Bolin v. Kern County Superior Court et al

Filing 11

ORDER DIRECTING Petitioner to Pay Filing Fee or Submit IFP Application; FINDINGS and RECOMMENDATIONS (1) Denying Motion to Transfer Case, (2) Summarily Dismissing Successive Petition for Writ of Habeas Corpus, and (3) Denying Certificate of Appealability, signed by Magistrate Judge Stanley A. Boone on 8/16/17. Objections to F&R Due Within Thirty Days. (Pursuant to this order, copy sent via postal mail to Robert Bacon and copy sent via email to Brian Abbington). (Marrujo, C)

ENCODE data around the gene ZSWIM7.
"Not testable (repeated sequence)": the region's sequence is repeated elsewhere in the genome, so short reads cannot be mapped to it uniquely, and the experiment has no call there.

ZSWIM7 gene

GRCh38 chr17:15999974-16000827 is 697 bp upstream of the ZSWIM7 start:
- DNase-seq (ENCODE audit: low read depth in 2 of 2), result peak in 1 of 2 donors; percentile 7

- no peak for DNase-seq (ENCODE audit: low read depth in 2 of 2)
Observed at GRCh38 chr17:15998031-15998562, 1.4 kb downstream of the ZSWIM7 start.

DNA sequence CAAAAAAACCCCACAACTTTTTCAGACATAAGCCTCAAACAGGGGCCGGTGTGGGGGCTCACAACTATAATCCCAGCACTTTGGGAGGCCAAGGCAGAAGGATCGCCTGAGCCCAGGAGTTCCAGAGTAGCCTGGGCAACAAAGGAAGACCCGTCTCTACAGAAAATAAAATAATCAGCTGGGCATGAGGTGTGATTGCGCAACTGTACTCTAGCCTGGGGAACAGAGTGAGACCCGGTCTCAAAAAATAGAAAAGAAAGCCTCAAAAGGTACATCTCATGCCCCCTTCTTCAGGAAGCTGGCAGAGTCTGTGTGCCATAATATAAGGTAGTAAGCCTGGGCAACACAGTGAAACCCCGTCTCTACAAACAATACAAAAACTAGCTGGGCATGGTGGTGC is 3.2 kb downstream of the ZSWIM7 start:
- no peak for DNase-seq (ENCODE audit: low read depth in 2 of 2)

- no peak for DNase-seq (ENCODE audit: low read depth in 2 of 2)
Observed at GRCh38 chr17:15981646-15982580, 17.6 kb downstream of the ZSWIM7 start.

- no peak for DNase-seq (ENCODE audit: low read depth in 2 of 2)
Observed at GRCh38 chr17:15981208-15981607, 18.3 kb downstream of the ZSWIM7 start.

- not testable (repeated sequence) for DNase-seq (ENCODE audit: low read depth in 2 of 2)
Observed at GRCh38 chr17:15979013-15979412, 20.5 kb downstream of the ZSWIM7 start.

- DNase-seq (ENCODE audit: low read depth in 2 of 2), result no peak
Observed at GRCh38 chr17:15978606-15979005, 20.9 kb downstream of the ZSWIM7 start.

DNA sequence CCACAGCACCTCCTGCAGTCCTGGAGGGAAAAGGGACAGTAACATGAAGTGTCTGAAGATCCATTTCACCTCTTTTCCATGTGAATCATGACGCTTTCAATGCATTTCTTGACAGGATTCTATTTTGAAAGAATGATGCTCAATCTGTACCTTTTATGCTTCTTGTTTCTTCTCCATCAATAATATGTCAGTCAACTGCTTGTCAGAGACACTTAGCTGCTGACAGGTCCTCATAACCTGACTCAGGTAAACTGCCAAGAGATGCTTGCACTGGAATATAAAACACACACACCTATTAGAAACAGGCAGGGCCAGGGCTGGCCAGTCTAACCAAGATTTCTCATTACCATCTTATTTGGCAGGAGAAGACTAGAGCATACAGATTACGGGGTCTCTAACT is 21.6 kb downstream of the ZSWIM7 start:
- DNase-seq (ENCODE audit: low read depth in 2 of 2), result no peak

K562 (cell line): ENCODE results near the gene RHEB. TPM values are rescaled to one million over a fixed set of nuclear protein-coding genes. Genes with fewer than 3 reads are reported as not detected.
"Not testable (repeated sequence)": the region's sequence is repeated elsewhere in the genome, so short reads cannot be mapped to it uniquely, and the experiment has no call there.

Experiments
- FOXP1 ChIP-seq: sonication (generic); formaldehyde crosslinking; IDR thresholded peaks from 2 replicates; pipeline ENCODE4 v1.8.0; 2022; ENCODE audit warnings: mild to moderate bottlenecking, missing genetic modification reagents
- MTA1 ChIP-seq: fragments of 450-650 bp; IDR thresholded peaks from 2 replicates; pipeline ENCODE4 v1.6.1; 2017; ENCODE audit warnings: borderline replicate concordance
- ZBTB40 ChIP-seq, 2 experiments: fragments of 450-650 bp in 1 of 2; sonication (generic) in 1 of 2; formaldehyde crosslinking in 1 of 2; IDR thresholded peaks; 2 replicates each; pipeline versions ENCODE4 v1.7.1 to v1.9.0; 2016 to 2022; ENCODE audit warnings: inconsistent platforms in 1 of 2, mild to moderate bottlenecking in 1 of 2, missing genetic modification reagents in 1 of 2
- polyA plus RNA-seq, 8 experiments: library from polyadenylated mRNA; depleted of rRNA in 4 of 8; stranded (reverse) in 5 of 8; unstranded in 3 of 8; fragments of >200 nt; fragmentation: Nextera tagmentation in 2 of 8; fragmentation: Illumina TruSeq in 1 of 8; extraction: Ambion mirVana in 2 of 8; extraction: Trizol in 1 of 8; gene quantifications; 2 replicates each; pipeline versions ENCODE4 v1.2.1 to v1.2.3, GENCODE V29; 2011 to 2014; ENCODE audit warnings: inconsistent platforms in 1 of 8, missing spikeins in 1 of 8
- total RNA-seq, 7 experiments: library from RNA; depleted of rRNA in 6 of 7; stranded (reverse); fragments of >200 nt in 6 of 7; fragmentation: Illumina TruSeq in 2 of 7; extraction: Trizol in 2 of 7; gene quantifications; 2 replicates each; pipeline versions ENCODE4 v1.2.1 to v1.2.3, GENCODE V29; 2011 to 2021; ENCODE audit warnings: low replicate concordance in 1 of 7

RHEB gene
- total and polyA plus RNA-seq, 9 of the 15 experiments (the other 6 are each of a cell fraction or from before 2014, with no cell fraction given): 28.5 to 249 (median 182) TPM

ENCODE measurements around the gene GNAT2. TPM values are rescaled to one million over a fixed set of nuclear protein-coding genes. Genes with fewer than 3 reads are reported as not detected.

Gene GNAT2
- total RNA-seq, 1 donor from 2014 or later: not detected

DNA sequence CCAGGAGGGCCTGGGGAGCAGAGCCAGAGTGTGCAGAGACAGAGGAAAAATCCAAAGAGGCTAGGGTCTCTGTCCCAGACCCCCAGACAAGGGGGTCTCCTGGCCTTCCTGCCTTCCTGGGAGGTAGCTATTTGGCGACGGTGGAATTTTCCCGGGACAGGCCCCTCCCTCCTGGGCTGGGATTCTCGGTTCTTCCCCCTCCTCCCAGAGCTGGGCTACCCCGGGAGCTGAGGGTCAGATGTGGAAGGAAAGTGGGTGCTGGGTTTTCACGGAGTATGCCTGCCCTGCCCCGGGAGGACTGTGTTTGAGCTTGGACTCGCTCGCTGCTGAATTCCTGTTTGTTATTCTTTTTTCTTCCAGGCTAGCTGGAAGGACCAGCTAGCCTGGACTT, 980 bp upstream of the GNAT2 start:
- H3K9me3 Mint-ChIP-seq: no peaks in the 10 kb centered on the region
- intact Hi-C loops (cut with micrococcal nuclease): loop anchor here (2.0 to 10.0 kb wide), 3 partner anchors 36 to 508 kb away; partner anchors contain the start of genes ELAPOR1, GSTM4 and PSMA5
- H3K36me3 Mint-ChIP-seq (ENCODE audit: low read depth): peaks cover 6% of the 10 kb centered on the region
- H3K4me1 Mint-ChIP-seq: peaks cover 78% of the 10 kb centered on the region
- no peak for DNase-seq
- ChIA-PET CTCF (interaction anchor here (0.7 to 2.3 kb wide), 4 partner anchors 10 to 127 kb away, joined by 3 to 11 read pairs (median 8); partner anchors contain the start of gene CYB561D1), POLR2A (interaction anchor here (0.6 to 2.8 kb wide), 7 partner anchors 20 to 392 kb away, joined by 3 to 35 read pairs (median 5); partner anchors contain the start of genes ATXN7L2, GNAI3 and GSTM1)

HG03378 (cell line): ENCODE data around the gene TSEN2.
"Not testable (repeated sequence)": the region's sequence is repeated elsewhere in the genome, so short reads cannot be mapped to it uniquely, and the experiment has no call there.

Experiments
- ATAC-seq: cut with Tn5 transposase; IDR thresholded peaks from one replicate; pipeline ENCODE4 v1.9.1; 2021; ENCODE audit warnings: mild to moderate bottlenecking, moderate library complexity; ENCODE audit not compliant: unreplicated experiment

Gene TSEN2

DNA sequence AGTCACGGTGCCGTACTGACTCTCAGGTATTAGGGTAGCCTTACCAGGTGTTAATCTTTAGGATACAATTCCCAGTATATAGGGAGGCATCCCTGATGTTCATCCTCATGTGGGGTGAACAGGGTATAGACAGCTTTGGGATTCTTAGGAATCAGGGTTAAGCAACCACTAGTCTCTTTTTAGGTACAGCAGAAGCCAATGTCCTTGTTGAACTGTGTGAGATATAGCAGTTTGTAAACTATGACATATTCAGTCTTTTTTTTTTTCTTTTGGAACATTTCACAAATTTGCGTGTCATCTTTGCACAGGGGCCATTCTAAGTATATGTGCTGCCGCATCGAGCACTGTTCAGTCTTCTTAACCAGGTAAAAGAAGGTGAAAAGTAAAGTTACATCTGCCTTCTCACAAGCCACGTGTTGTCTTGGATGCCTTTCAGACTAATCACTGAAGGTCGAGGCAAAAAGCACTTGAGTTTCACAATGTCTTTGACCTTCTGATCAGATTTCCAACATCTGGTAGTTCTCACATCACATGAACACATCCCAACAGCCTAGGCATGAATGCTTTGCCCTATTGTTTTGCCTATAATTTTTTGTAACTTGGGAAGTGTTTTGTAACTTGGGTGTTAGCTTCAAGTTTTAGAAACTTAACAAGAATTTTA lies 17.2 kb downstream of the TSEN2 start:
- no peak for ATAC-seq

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1 2 3 4 5 6 7 UNITED STATES DISTRICT COURT 8 FOR THE EASTERN DISTRICT OF CALIFORNIA 9 10 PAUL C. BOLIN, 11 Case No. 1:17-cv-00985-LJO-SAB Petitioner, 12 ORDER DIRECTING PETITIONER TO PAY FILING FEE OR SUBMIT IFP APPLICATION v. 13 [30 Day Deadline] 14 15 FINDINGS AND RECOMMENDATIONS (1) DENYING MOTION TO TRANSFER CASE, (2) SUMMARILY DISMISSING SUCCESSIVE PETITION FOR WRIT OF HABEAS CORPUS, and (3) DENYING CERTIFICATE OF APPEALABILITY RON DAVIS, Warden of San Quentin State Prison, 16 Respondent. 17 [30 Day Objection Deadline] 18 Clerk to Serve Petitioner’s Counsel on Appeal 19 20 On May 11, 2017, Paul C. Bolin (hereinafter “Petitioner”), a prisoner in state custody 21 proceeding pro se, filed with the United States District Court for the Northern District of 22 California a petition for writ of habeas corpus pursuant to 28 U.S.C. § 2254 (hereinafter 23 “Petition”), naming as respondents the Kern County Superior Court and the Honorable Michael 24 E. Delostritto (hereinafter collectively “Respondent”).1 25 challenges his 1991 conviction and death sentence following jury trial on two counts of first 26 degree murder for which the multiple murder special circumstance was found true, one count of (ECF No. 1.) Therein Petitioner 27 1 28 The Clerk of the Court is directed to name Ron Davis, Warden of San Quentin State Prison, as Respondent in place of the Kern County Superior Court and the Honorable Michael E. Dellostritto. (See ECF No. 2.) 1 1 attempted first degree murder, and one count of marijuana cultivation. People v. Bolin, Kern 2 County Superior Court Case No. 41477-A. 3 Petitioner argues in the Petition and a separate letter to the Court that the record on appeal 4 is insufficient to support the trial court’s jurisdiction to render the 1991 judgment upon conviction 5 because the record is incomplete, improperly certified and fraudulently modified. (ECF Nos. 1 & 6 6.) He argues the 1991 judgment against him is void, entitling him to relief. (Id.) 7 Petitioner previously filed a federal habeas petition in this Court, Paul C. Bolin v. Ron 8 Davis, Case No. 1:99-cv-05279-LJO-SAB, (“First Habeas Action”) challenging the same 9 conviction and sentence.2 On June 9, 2016, the Court denied relief in the First Habeas Action, 10 issued a certificate of appealability as to certain claims therein and entered judgment thereon. 11 (First Habeas Action, ECF Nos. 350 & 351.) On August 30, 2016, the Court denied Petitioner’s 12 Rule 59(e) motion to alter or amend the judgment. (First Habeas Action, ECF No. 356.) On 13 September 26, 2016, Petitioner, through counsel, filed a notice of appeal from the Court’s 14 judgment. (First Habeas Action, ECF No. 357.) The appeal remains pending. See Ninth Circuit 15 Case No. 16-99009. Petitioner is represented on appeal by the same counsel who represented him 16 in the First Habeas Action. 17 On May 30, 2017, the Northern District court ordered that the instant action be transferred 18 to this Court because the conviction being challenged was rendered in Kern County. (ECF Nos. 2 19 & 3.) 20 21 On July 25, 2017, the Court issued an order authorizing Petitioner to proceed in forma pauperis (“IFP”). (ECF No. 5; see 28 U.S.C. § 1915(a).) 22 On August 2, 2017, Petitioner filed notice declining to proceed IFP. (ECF No. 7.) 23 On August 9, 2017, Petitioner declined jurisdiction of a United States Magistrate Judge 24 (ECF Nos. 4 & 9), and moved to transfer this action back to the Northern District on jurisdictional 25 grounds (ECF No. 10). 26 /// 27 2 28 Pursuant to Federal Rule of Evidence 201, the Court takes judicial notice of the records in the First Habeas Action. United States v. Bernal-Obeso, 989 F.2d 331, 333 (9th Cir. 1993) (the court may take judicial notice of court records). 2 1 I. PRIOR PROCEEDINGS 2 On September 19, 1989, Petitioner was charged with the following offenses: the murder of 3 Steve Mincy, pursuant to Penal Code section 187 (Count I), the murder of Vance Huffstuttler, 4 pursuant to Penal Code section 187 (Count II), the attempted murder of James Wilson, pursuant 5 to Penal Code section 664/187 (Count III), and the cultivation of marijuana in violation of Health 6 and Safety Code section 11358 (Count IV). (First Habeas Action, CT at 125-129.)3 Counts I-III 7 included alleged use of a firearm. Counts I and II included alleged multiple murder, a special 8 circumstance under Penal Code section 190.2(a)(3). All counts alleged that Petitioner had 9 suffered a prior conviction for a serious felony. 10 The jury was sworn on December 3, 1990. (First Habeas Action, CT at 372.) On 11 December 12, 1990, the jury found Petitioner guilty on all counts and enhancements and found 12 the special circumstance to be true. (First Habeas Action, CT at 400-409.) On December 13, 13 1990, the jury found true the allegation of a prior conviction. (CT at 519-521, 524.) The penalty 14 phase began on January 22, 1991. (First Habeas Action, CT at 584-589.) The jury returned a 15 verdict of death on January 24, 1991. (First Habeas Action, CT at 626.) 16 On February 25, 1991, the trial court denied Petitioner’s motion to modify the verdict and 17 sentenced Petitioner to death on the capital Counts. (First Habeas Action, RT 2/25/91 at 18-27.) 18 The trial court also sentenced Petitioner to the upper term of nine years for attempted 19 premeditated murder (Count III), three years with a stayed one-year enhancement for marijuana 20 cultivation (Count IV), two years for the firearm enhancement, and five years for the serious 21 felony enhancement. (First Habeas Action, CT at 668-670; RT 2/25/91 at 24-27.) 22 On June 18, 1998, the California Supreme Court affirmed the judgment and sentence on 23 direct appeal. People v. Bolin, 18 Cal. 4th 297 (1998), as modified on denial of reh'g (Aug. 12, 24 1998). 25 26 Petition for writ of certiorari was denied by the United States Supreme Court on March 8, 1999. Bolin v. California, 526 U.S. 1006 (1999). 27 3 28 “CT” refers to the Clerk’s Transcript on Appeal. “RT” refers to the Reporter’s Transcript on Appeal. Any reference to state law is to California law unless otherwise noted. 3 1 II. DISCUSSION 2 A. 3 All parties proceeding on a writ of habeas corpus must pay a filing fee of $5. 28 U.S.C. § 4 1914(a); Rules Governing § 2254 Cases in the United States District Courts (hereinafter “Habeas 5 Rule(s)”), Rule 3. Such an action may proceed despite a party’s failure to pay only if the party is 6 granted leave to proceed IFP pursuant to 28 U.S.C. § 1915(a). Rodriguez v. Cook, 169 F.3d 7 1176, 1177 (9th Cir. 1999). 8 9 10 Failure to Proceed IFP or Pay Filing Fee Here, Petitioner has declined the Court’s grant of IFP status. (ECF Nos. 5 & 7.) He has not paid the $5 filing fee to commence this action required by 28 U.S.C. § 1914(a). Therefore, the action is subject to immediate dismissal pursuant to 28 U.S.C. § 1914(a). 11 The Court will allow Petitioner one final opportunity to either pay the $5 filing fee or file 12 an application to proceed IFP. Failure to comply will result in dismissal without prejudice of this 13 proceeding without further notice. 14 B. Duty to Screen 15 This Court has a duty to screen habeas corpus petitions. See Habeas Rule 4 Advisory 16 Committee Notes. Habeas Rule 4 requires a district court to examine a habeas corpus petition, 17 and if it plainly appears from the face of the petition and any annexed exhibits that the petitioner 18 is not entitled to relief, the judge shall make an order for summary dismissal of the petition. Id.; 19 see also O'Bremski v. Maass, 915 F.2d 418, 420 (9th Cir. 1990); Hendricks v. Vasquez, 908 F.2d 20 490, 491 (9th Cir. 1990). 21 Habeas Rule 2(c) requires that a petition 1) specify all grounds of relief available to the 22 petitioner; 2) state the facts supporting each ground; and 3) state the relief requested. Notice 23 pleading is not sufficient; rather, the petition must state facts that point to a real possibility of 24 constitutional error. Habeas Rule 4 Advisory Committee Notes; O'Bremski, 915 F.2d at 420 25 (quoting Blackledge v. Allison, 431 U.S. 63, 75 at n.7 (1977)). Allegations in a petition that are 26 vague, conclusory, palpably incredible, patently frivolous, or false are subject to summary 27 dismissal. Hendricks, 908 F.2d at 491. 28 Further, the Court may dismiss a petition for writ of habeas corpus either on its own 4 1 motion under Habeas Rule 4, pursuant to the respondent's motion to dismiss, or after an answer to 2 the petition has been filed. Habeas Rule 8 Advisory Committee Notes; see also Herbst v. Cook, 3 260 F.3d 1039, 1042–43 (9th Cir. 2001). 4 A petition for writ of habeas corpus should not be dismissed without leave to amend 5 unless it appears that no tenable claim for relief can be pleaded were such leave granted. Jarvis v. 6 Nelson, 440 F.2d 13, 14 (9th Cir. 1971). 7 C. Jurisdiction and Venue 8 Relief by way of a petition for writ of habeas corpus extends to a person in custody 9 pursuant to the judgment of a state court if the custody is in violation of the Constitution or laws 10 or treaties of the United States. 28 U.S.C. §§ 2241(c)(3), 2254(a); see also Williams v. Taylor, 11 529 U.S. 362, 375 (2000). Petitioner asserts that he suffered violations of his rights as guaranteed 12 by the U.S. Constitution. 13 The challenged 1991 conviction and sentence arise out of the Kern County Superior 14 Court, which is located within the jurisdiction of this Court. 28 U.S.C. §§ 1404(a), 2241(d), 15 2254(a). 16 17 Accordingly, this Court as the district of conviction is vested with jurisdiction over the Petition. 18 D. 19 Because the Petition was filed after April 24, 1996, the effective date of the Antiterrorism 20 and Effective Death Penalty Act of 1996 (AEDPA), the AEDPA applies to the Petition. Lindh v. 21 Murphy, 521 U.S. 320, 327 (1997). 22 23 24 25 26 27 28 Successive Petition The Petition must be dismissed as a successive petition over which this Court lacks jurisdiction. The AEDPA, in pertinent part, provides that A claim presented in a second or successive habeas corpus application under section 2254 that was presented in a prior application shall be dismissed. A claim presented in a second or successive habeas corpus application under section 2254 that was not presented in a prior application shall be dismissed unless[T]he applicant shows that the claim relies on a new rule of constitutional law, made retroactive to cases on collateral review by 5 1 the Supreme Court, that was previously unavailable; or 2 [T]he factual predicate for the claim could not have been discovered previously through the exercise of due diligence; and 3 4 5 [T]he facts underlying the claim, if proven and viewed in light of the evidence as a whole, would be sufficient to establish by clear and convincing evidence that, but for constitutional error, no reasonable factfinder would have found the applicant guilty of the underlying offense. 6 7 Before a second or successive application permitted by this section is filed in the district court, the applicant shall move in the appropriate court of appeals for an order authorizing the district court to consider the application. 8 9 28 U.S.C. § 2244(b)(1)-(3)(A); see also Habeas Rule 9. This determination must be made by the 10 United States Court of Appeals upon petitioner's motion for an order authorizing the district court 11 to consider his second or successive petition. 28 U.S.C. § 2244(b); see also Burton v. Stewart, 12 549 U.S. 147, 157 (2007) (where petitioner did not receive authorization from court of appeals 13 before filing second or successive petition, “the [d]istrict [c]ourt was without jurisdiction to 14 entertain [the petition]”). 15 The AEDPA “greatly restricts the power of federal courts to award relief to state prisoners 16 who file second or successive habeas corpus applications.” Tyler v. Cain, 533 U.S. 656, 661 17 (2001). The AEDPA “creates a gatekeeping mechanism for the consideration of second or 18 successive applications in district court.” Felker v. Turpin, 518 U.S. 651, 657 (1996); see also 19 Stewart v. Martinez-Villarreal, 523 U.S. 637, 641 (1998). Second or successive habeas petitions 20 are subject to the “extremely stringent” requirements of the AEDPA. Babbitt v. Woodford, 177 21 F.3d 744, 745 (9th Cir. 1999). 22 “Before a second or successive application permitted by this section is filed in the district 23 court, the applicant shall move in the appropriate court of appeals for an order authorizing the 24 district court to consider the application.” 28 U.S.C. § 2244(b)(3)(A). Second or successive 25 habeas petitions filed in the district court without an authorizing order from the court of appeals 26 shall be dismissed. See 28 U.S.C. § 2244(b); see also Burton, 549 U.S. at 153 (where petitioner 27 neither sought nor received authorization from court of appeals before filing second or successive 28 petition, district court should have dismissed the petition for lack of jurisdiction). “When the 6 1 AEDPA is in play, the district court may not, in the absence of proper authorization from the 2 court of appeals, consider a second or successive habeas application.” Cooper v. Calderon, 274 3 F.3d 1270, 1274 (9th Cir. 2001) (quoting Libby v. Magnusson, 177 F.3d 43, 46 (1st Cir. 1999)). 4 This limitation has been characterized as jurisdictional. Burton, 549 U.S. at 152; see also Cooper, 5 274 F.3d at 1274. 6 Although the AEDPA does not specify what constitutes a “second or successive” petition, 7 Hill v. Alaska, 297 F.3d 895, 897 (9th Cir. 2002), “the Supreme Court, the Ninth Circuit, and its 8 sister circuits have interpreted [the term] . . . as derivative of the abuse-of-the-writ doctrine 9 developed in pre-AEDPA cases.” Id. at 897–98; see also Felker, 518 U.S. at 664. 10 Under the abuse of the writ doctrine, a petition is “second or successive” if it raises claims 11 that were or could have been adjudicated on their merits in an earlier petition. See McCleskey v. 12 Zant, 499 U.S. 467, 494–95 (1991); see also Thompson v. Calderon, 151 F.3d 918, 920–21 (9th 13 Cir. 1998) (a petition need not be repetitive to be second or successive); Cooper, 274 F.3d at 1273 14 (citing 28 U.S.C. § 2244(b)(2)). Claims that could have been adjudicated in an earlier petition 15 may not be considered “unless the petitioner can show (1) cause for bringing a successive petition 16 and that prejudice would result or (2) that a fundamental miscarriage of justice would result from 17 failure to entertain the claim.” Alaimalo v. U.S., 645 F.3d 1042, 1049 (9th Cir. 2011) (quoting 18 Calderon v. United States Dist. Ct., 163 F.3d 530, 538 (9th Cir. 1998)) (abrogated in part on other 19 grounds by Woodford v. Garceau, 538 U.S. 202, 206 (2003)); see also McCleskey, 499 U.S. at 20 494-95. 21 Here, the Petition challenges the same 1991 conviction and sentence that Petitioner 22 challenged in the First Habeas Action. The petition in the First Habeas Action was denied 23 following merits analysis rather than for technical or procedural reasons. (First Habeas Action, 24 ECF No. 350 at 304-05);4 see McNabb v. Yates, 576 F.3d 1028, 1029 (9th Cir. 2009) (citing 25 Howard v. Lewis, 905 F.2d 1318, 1322 (9th Cir. 1990)) (a disposition is “on the merits” if the 26 27 4 Reference to page numbering is to the page numbering in the original document except Bates numbering is used for the CT, and ECF system numbering is used for electronically filed documents. 28 7 1 district court either considered and rejected a claim, or determined that an underlying claim would 2 not be considered by a federal court); cf. Slack v. McDaniel, 529 U.S. 473, 485-87 (2000) (habeas 3 petition filed after a prior habeas petition was dismissed without adjudication on the merits for 4 failure to exhaust state remedies is not a “second or successive petition”). The Petition’s allegation that the record on appeal is incomplete, improperly certified and 5 6 fraudulently modified was presented in the First Habeas Action. The First Habeas Action 7 included and this Court considered and denied claimed ineffective assistance of appellate counsel 8 including as to failure to perfect the record on appeal as certified by Kern County Superior Court 9 Judge Oberholzer. (First Habeas Action, ECF No. 350 at 297; see also ECF No. 1 at 41.) 10 Petitioner has not proffered any new evidence or cited any new rule of constitutional law 11 that would arguably allow him to file a habeas petition on such a claim. See Hill, 297 F.3d at 12 899. The Petition refers to a separate petition for writ of habeas corpus filed by Petitioner on 13 January 24, 2017 in the Kern County Superior Court and denied by that court. (ECF No. 1 at 5 14 citing Kern County Superior Court Case No. HC 015383A.) However, that state petition appears 15 to challenge the same 1991 conviction and sentence that Petitioner challenged in the First Habeas 16 Action. 17 Accordingly, the Petition is “second or successive” for purposes of 28 U.S.C. § 2244. See 18 Burton, 549 U.S. at 153 (petition found “second or successive” where it challenged custody 19 imposed by the same judgment challenged in the initial petition). Under the AEDPA, Petitioner 20 was required to obtain an order from the Ninth Circuit authorizing the Court to consider his 21 claims prior to filing this case. Because he did not do so, this Court is without jurisdiction to 22 entertain the Petition. Id.; see also 28 U.S.C. § 2244(b)(3)(A).5 23 /// 24 5 25 26 27 Ninth Circuit Rule 22-3(a) provides that “if an application for authorization to file a second or successive section 2254 petition ... is mistakenly submitted to the district court, the district court shall refer it to the court of appeals.” Here, the Petition is clearly a second or successive habeas petition. There is no indication that it is actually an application for authorization to file a second or successive petition that Petitioner mistakenly filed here, and the undersigned declines to construe it as such. If Petitioner seeks authorization to file a second or successive habeas petition, he should submit his application directly to the Ninth Circuit Court of Appeals in compliance with Ninth Circuit Rule 22-3. 28 8 1 E. 2 Under the AEDPA, a state prisoner seeking to appeal a district court's final order in a 3 habeas corpus proceeding must obtain a Certificate of Appealability (“COA”) from the district 4 judge or a circuit judge. 28 U.S.C. § 2253(c)(1)(A); see also Miller–El v. Cockrell, 537 U.S. 322, 5 336 (2003). A district court must issue or deny a COA when it enters a final order adverse to the 6 applicant. See Habeas Rule 11(a). Certificate of Appealability 7 A COA may issue “only if the applicant has made a substantial showing of the denial of a 8 constitutional right.” Id. at § 2253(c)(2); accord Williams v. Calderon, 83 F.3d 281, 286 (9th Cir. 9 1996). “A petitioner satisfies this standard by demonstrating that jurists of reason could disagree 10 with the district court's resolution of his constitutional claims or that jurists could conclude the 11 issues presented are adequate to deserve encouragement to proceed further.” Miller-El, 537 U.S. 12 at 327; see also Slack, 529 U.S. at 483-84. In determining these issues, a court conducts an 13 overview of the claims in the habeas petition, generally assesses their merits, and determines 14 whether the resolution was debatable among jurists of reason or wrong. Miller–El, 537 U.S. at 15 338. 16 When a district court dismisses a petition on procedural grounds, the reviewing court 17 should apply a two-step analysis, and a COA should issue if the petitioner can show both: (1) 18 “that jurists of reason would find it debatable whether the district court was correct in its 19 procedural ruling[;]” and (2) “that jurists of reason would find it debatable whether the petition 20 states a valid claim of the denial of a constitutional right[.]” Slack, 529 U.S. at 478. 21 Since the Petition is clearly a second or successive petition, Petitioner cannot make the 22 requisite showing “that jurists of reason would find it debatable whether the district court was 23 correct in its procedural ruling.” Id. 24 III. ORDER 25 For the reasons stated, IT IS ORDERED THAT within thirty (30) days after being served 26 with this order Petitioner shall either pay the $5 filing fee or file an application to proceed IFP. 27 Failure to comply will result in dismissal without prejudice of this proceeding without further 28 notice. 9 1 IV. FINDINGS AND RECOMMENDATIONS 2 For the reasons stated, IT IS HEREBY RECOMMENDED that (1) the motion to transfer 3 the action back to the Northern District (ECF No. 10) be denied; (2) the Petition (ECF No. 1) be 4 dismissed without prejudice for lack of jurisdiction, and (3) a Certificate of Appealability be 5 denied. 6 These Findings and Recommendations are submitted to the assigned District Judge, 7 pursuant to the provisions of Title 28 U.S.C. § 636(b)(1). Within thirty (30) days after being 8 served with these findings and recommendations, Petitioner may file written objections with the 9 Court and serve a copy on any and all parties of record. Such a document should be captioned 10 “Objections to Magistrate Judge's Findings and Recommendations.” Any reply to the objections 11 by a party of record shall be served and filed within fourteen (14) days after service of the 12 objections. Failure to file objections within the specified time may waive the right to appeal the 13 District Court's order. Wilkerson v. Wheeler, 772 F.3d 834, 839 (9th Cir. 2014). 14 V. DIRECTION TO CLERK REGARDING SERVICE 15 The Clerk of the Court is directed to serve this Order and these Findings and 16 Recommendations upon Petitioner’s counsel on the pending appeal, Robert Bacon, Esq. and 17 Brian Abbington, Esq. of the Office of the Federal Defender. 18 19 20 IT IS SO ORDERED. Dated: August 16, 2017 UNITED STATES MAGISTRATE JUDGE 21 22 23 24 25 26 27 28 10